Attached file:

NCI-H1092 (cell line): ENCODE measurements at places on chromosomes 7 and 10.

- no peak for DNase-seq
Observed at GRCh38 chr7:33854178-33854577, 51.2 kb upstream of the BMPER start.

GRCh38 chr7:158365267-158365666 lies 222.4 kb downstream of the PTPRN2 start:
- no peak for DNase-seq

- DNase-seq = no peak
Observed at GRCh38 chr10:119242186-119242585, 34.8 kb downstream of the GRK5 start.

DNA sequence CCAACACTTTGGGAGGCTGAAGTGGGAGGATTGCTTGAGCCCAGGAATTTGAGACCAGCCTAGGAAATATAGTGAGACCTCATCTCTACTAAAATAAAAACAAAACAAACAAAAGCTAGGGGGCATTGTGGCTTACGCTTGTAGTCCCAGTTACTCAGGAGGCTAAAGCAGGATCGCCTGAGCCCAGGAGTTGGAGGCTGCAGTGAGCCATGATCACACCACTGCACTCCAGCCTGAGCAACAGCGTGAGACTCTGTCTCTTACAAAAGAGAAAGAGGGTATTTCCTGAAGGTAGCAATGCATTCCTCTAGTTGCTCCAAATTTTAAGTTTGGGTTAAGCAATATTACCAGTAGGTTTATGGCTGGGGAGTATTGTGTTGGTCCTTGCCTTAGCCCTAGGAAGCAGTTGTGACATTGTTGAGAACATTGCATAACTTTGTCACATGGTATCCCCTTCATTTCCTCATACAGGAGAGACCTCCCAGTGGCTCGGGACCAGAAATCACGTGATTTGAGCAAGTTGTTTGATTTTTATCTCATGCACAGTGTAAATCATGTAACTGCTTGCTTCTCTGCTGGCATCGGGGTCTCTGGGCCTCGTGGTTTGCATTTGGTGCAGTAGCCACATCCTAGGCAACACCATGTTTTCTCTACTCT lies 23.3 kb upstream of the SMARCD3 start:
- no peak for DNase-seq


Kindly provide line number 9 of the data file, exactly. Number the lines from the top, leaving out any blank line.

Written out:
- no peak for DNase-seq